DOCTORAL COMPREHENSIVE EXAMS

As a requirement for admission to doctoral candidacy, all PhD students must pass written and oral comprehensive examinations on their three substantive fields of study: public administration and management, policy process and analysis, and a field of specialization intended to direct the student’s development towards preparation for a specific, substantive dissertation topic.

The written examinations for the first two exams are administered in a take-home format during two consecutive weeks early in the fall semester each year.  The exams have a 5,000 word limit, and students have 12 hours to complete them.  Exam questions are drafted to emphasize theory as well as research design and analysis.  Questions are included specifically to require students to demonstrate an understanding of and facility with research methods. The public administration and management and the policy process and analysis exams will be written and evaluated by departmental committees consisting of the PhD Program Director and two other members of the faculty appointed by the PhD Program Director.  Committee members will read and provide written comments on the exams. The committee members will assign a mark of:  (1) high pass — appropriate for truly exceptional exams (top 5-10 percent), (2) pass, (3) revise and resubmit — appropriate for exams with problematic portions that should be revisited by the student to assure the committee of the student’s competency; committees are to direct the student’s attention to those parts that need written revisions and supply a due date not typically longer than two weeks, OR (4) fail — appropriate for exams not submitted or not submitted in time, and exams so problematic that even revision of part(s) could not assure the committee of field competency.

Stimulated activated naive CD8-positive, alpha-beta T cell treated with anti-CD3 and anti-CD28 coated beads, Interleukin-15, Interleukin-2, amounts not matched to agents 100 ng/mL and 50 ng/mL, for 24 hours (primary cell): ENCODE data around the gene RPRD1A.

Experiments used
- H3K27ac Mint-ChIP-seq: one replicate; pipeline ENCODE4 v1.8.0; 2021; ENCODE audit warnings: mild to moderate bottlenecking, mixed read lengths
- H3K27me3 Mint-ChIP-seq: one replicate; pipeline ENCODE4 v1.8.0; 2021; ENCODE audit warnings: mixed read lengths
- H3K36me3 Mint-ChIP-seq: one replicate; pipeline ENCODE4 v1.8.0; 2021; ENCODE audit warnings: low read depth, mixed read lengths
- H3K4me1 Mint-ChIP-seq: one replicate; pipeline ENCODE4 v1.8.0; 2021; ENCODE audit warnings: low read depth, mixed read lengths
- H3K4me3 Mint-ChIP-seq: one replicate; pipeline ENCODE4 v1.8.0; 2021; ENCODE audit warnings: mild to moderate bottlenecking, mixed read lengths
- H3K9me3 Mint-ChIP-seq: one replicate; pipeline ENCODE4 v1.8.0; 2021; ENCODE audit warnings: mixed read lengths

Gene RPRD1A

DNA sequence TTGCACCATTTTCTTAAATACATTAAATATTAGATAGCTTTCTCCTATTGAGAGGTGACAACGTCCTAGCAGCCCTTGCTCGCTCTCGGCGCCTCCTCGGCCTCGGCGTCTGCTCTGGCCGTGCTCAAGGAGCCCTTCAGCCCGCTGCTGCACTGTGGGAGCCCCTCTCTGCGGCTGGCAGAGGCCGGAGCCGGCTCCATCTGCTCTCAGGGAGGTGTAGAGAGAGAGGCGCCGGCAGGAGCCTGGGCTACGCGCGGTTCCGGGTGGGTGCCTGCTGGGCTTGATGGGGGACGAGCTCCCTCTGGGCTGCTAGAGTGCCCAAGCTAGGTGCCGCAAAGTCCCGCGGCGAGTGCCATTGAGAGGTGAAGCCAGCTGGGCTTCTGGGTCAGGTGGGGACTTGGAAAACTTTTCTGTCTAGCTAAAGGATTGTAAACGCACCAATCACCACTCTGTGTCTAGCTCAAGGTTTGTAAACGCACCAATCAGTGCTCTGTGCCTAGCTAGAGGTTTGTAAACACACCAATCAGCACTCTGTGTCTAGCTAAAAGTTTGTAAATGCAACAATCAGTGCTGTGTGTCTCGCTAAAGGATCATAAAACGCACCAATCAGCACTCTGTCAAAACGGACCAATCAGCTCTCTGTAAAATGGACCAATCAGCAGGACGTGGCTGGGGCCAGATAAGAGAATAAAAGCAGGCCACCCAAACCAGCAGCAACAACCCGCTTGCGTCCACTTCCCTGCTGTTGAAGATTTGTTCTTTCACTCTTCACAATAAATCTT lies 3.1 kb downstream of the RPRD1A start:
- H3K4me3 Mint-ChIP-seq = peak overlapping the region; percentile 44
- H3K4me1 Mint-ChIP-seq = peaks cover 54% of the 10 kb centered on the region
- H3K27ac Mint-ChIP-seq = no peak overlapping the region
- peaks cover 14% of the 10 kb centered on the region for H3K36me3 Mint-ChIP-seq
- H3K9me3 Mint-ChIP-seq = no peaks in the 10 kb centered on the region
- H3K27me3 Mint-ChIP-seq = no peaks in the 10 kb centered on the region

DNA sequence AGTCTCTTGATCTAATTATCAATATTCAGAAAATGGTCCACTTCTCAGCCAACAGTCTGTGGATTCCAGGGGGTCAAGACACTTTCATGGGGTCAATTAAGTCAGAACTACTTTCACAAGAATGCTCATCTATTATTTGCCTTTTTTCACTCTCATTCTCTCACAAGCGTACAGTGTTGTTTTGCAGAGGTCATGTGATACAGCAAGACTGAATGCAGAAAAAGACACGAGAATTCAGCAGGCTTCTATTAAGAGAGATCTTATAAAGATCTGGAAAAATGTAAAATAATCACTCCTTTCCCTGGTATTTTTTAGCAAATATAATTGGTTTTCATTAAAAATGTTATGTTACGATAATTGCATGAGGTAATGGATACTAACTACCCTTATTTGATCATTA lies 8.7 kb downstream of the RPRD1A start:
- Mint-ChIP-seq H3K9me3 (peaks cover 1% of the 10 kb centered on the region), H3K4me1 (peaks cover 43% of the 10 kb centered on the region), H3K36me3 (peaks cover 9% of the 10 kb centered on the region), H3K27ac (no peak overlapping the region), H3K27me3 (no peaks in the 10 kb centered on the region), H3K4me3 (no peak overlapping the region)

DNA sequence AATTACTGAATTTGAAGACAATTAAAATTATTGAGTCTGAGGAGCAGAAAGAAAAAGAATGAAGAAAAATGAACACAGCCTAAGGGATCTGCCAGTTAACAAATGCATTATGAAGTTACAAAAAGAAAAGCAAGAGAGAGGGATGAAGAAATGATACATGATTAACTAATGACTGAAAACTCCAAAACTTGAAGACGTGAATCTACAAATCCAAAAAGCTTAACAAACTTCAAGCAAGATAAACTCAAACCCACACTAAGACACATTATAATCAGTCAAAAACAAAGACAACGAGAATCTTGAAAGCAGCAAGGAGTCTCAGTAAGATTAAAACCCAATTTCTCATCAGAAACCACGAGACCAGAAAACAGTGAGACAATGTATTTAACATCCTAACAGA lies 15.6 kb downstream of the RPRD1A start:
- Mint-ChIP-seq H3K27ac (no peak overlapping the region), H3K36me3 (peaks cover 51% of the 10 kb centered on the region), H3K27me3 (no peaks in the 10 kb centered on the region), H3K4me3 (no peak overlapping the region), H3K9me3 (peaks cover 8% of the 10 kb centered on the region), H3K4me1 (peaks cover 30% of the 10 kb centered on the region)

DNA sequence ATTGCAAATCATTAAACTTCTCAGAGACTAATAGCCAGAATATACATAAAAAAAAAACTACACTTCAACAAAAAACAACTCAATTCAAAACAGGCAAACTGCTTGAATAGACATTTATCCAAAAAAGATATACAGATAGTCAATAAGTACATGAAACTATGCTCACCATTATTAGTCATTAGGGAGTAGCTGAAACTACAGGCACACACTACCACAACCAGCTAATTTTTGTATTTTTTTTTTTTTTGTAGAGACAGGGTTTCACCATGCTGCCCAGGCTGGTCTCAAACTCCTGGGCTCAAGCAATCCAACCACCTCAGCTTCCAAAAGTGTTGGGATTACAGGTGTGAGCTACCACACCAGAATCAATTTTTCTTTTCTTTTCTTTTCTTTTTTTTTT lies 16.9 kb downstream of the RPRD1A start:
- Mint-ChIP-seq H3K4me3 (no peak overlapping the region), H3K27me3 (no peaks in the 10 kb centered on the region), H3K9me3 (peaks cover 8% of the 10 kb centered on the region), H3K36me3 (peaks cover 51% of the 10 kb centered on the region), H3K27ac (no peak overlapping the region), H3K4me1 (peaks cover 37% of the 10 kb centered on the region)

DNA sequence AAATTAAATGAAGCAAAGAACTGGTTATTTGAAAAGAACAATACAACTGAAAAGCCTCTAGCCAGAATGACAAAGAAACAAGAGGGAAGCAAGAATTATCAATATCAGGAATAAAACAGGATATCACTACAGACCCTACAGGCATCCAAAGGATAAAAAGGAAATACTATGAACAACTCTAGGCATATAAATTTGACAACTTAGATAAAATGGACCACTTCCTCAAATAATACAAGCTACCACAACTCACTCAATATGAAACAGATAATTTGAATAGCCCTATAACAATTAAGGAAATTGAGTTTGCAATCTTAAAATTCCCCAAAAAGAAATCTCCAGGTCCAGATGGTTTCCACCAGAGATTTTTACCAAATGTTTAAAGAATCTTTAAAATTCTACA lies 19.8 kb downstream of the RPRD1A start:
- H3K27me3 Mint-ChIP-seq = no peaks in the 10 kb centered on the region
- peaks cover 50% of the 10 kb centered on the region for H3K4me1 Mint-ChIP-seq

The third field exam consists of a sole-authored paper, submitted by the student no later than two weeks after the second written exam. The intent of the paper is to focus the student on what she/he anticipates will be the substantive focus of their dissertation.  While students may choose to change their dissertation topic after passing the third field exam, in most cases this third field exam is intended to serve as the basis for a dissertation prospectus.  As such the paper should identify research question(s), the need to explore those question(s), supported by a thorough review of relevant literature and facility with relevant theories to show the significance of the chosen research question for public administration or public policy.  The paper should also set forth a line of argumentation to be pursued or propositions/hypotheses to be tested.  The student is encouraged to include thoughts on an appropriate methodological approach and observations on the kinds of data needed to answer the chosen research question(s). The title page of the paper must include a statement that the paper is sole-authored.  If faculty assistance was given prior to submitting the paper, the student must detail the nature of that assistance so that the committee can determine the extent to which the paper represents requisite independent, scholarly thought.